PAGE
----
|| ||Alexey Kuznetsov <kuznet-AT-ms2.inr.ac.ru>|
|| ||Evgeniy Polyakov <johnpol-AT-2ka.mipt.ru>|
|| ||Re: Netchannles: first stage has been completed. Further ideas.|
|| ||Wed, 19 Jul 2006 03:01:21 +0400|
|| ||netdev-AT-vger.kernel.org, David Miller <davem-AT-davemloft.net>|
Can I ask couple of questions? Just as a person who looked at VJ's
slides once and was confused. And startled, when found that it is not
considered as another joke of genuis. :-)
> is completely lockless (there is one irq lock when skb
> is queued/dequeued into netchannels queue in hard/soft irq,
Equivalent of socket spinlock.
> one mutex for netchannel's bucket
Equivalent of socket user lock.
> and some locks on qdisk/NIC driver layer,
The same as in traditional code, right?
From all that I see, this "completely lockless code" has not less locks
than traditional approach, even when doing no protocol processing.
Where am I wrong? Frankly speaking, when talking about locks,
I do not see anything, which could be saved, only TCP hash table
lookup can be RCUized, but this optimization obviously has nothing to do
The only improvement in this area suggested in VJ's slides
is a lock-free producer-consumer ring. It is missing in your patch
and I could guess it is not big loss, it is unlikely
to improve something significantly until the lock is heavily contended,
which never happens without massive network-level parallelism
for a single bucket.
The next question is about locality:
To find netchannel bucket in netif_receive_skb() you have to access
all the headers of packet. Right? Then you wait for processing in user
context, and this information is washed out of cache or even scheduled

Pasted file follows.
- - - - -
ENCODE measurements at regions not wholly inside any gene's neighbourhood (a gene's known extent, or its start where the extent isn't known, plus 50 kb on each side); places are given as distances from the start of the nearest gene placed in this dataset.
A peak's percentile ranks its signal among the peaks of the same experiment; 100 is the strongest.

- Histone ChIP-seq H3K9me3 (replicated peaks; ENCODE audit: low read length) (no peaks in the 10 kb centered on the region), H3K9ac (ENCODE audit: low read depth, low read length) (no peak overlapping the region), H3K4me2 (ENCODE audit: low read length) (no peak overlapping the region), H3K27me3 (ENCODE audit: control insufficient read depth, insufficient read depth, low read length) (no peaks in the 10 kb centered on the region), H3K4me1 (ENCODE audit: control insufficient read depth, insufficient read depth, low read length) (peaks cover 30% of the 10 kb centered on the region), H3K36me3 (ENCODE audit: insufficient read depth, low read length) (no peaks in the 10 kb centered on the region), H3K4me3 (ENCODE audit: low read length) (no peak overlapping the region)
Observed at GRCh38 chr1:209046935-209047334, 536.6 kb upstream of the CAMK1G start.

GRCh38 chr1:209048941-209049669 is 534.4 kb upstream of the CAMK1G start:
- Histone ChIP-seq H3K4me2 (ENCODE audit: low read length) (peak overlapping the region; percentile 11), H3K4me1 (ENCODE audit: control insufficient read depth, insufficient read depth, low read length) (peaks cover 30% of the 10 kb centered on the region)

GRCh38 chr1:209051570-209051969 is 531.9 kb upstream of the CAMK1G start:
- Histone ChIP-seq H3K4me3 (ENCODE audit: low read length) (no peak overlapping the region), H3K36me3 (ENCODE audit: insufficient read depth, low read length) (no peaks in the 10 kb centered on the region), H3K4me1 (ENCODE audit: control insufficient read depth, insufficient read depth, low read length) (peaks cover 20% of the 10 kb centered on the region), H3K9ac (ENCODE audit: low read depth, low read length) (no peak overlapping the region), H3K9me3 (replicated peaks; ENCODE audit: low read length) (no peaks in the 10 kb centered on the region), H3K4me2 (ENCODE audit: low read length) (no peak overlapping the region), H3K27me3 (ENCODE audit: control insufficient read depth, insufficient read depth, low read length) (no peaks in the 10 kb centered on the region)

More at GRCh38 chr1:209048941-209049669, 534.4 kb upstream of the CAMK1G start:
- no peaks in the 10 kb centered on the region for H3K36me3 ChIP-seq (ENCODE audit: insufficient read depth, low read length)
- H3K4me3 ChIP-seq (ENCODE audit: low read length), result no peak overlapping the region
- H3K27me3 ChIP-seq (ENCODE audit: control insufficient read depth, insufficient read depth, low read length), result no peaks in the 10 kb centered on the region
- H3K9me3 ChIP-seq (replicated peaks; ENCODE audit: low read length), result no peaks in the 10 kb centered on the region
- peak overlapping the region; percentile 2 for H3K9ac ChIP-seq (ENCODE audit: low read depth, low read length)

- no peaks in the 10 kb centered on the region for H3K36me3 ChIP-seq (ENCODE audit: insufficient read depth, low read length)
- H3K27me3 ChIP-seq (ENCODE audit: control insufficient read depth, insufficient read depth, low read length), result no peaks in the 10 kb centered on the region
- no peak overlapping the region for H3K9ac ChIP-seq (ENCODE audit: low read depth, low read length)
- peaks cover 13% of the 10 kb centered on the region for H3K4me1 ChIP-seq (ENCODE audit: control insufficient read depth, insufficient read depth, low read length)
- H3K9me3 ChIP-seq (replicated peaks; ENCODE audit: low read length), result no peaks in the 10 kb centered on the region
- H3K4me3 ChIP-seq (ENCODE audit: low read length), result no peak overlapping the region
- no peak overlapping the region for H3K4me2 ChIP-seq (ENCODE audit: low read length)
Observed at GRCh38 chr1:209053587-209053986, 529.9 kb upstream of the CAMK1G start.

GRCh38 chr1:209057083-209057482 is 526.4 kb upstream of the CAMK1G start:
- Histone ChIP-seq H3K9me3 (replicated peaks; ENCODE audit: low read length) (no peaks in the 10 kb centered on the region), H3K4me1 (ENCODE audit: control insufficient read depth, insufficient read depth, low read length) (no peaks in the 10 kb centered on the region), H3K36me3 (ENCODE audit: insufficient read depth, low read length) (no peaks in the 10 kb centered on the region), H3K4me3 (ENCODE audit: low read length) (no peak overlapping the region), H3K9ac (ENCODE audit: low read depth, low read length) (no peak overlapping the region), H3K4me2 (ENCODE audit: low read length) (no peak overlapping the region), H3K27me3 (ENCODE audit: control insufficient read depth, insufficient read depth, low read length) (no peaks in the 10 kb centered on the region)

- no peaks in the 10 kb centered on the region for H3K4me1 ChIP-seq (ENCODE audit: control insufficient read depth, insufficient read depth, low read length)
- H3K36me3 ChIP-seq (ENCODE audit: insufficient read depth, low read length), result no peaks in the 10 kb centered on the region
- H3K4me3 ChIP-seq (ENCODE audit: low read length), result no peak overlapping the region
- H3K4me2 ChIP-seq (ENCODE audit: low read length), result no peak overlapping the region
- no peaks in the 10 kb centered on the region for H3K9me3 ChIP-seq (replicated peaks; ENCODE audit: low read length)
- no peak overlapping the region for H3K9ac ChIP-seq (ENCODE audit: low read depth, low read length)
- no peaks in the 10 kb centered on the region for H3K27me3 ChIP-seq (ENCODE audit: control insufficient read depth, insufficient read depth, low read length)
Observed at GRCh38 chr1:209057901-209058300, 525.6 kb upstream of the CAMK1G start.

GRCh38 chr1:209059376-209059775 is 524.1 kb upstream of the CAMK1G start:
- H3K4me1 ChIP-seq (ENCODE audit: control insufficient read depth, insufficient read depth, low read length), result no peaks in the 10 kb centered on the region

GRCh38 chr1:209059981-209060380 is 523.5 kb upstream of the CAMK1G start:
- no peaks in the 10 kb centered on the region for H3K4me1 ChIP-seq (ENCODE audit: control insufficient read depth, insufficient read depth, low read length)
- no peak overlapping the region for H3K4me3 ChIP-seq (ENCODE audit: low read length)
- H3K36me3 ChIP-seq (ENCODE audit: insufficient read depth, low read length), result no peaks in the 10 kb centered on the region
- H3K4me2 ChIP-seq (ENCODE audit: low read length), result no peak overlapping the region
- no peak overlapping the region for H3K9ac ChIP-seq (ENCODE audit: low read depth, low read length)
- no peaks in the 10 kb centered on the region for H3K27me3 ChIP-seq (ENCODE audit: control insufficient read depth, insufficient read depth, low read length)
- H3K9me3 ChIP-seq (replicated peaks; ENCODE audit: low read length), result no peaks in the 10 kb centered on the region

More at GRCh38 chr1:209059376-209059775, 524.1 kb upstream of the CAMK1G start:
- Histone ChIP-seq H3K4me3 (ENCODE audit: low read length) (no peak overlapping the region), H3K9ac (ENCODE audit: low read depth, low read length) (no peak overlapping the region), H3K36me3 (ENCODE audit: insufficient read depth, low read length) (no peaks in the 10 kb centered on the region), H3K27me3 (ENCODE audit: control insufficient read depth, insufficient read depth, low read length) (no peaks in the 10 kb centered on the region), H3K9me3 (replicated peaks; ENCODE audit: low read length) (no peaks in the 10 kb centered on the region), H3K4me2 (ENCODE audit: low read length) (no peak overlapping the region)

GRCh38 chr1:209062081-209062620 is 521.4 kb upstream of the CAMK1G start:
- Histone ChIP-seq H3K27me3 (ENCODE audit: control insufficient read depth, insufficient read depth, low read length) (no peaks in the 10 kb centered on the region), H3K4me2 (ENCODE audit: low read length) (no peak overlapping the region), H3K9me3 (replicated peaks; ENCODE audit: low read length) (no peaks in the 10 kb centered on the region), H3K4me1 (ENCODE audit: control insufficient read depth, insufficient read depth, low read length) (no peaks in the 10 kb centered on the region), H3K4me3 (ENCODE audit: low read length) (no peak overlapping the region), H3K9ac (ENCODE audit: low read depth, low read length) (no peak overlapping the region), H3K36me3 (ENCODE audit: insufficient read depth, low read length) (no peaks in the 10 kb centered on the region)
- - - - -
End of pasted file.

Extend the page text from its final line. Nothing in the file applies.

on another CPU.
In traditional approach you also fetch all the headers on softirq,
but you do all the required work with them immediately and do not access them
when the rest of processing is done in process context. I do not see
how netchannels (without hardware classification) can improve something
here. At the first sight it makes locality worse.
Honestly, I do not see how this approach could improve performance
even a little. And it looks like your benchmarks confirm that all
the win is not due to architectural changes, but just because
some required bits of code are castrated.
VJ slides describe a totally different scheme, where softirq part is omitted
completely, protocol processing is moved to user space as whole.
It is an amazing toy. But I see nothing, which could promote its status
to practical. Exokernels used to do this thing for ages, and all the
performance gains are compensated by overcomplicated classification
engine, which has to remain in kernel and essentially to do the same
work which routing/firewalling/socket hash tables do.
> advance that having two separate TCP stacks (one of which can contain
> some bugs (I mean atcp.c)) is not that good idea, so I understand
> possible negative feedback on that issue, but it is much better than
You are absolutely right here. Moreover, I can guess that absense
of feedback is a direct consequence of this thing. I would advise to
get rid of it and never mention it again. :-) If you took VJ suggestion
seriously and moved TCP engine to user space, it could remain unnoticed.
But if TCP stays in kernel (and it obviously has to), you want to work
with normal stack, you can improve, optimize and rewrite it infinitely,
but do not start with a toy. It proves nothing and compromises
the whole approach.
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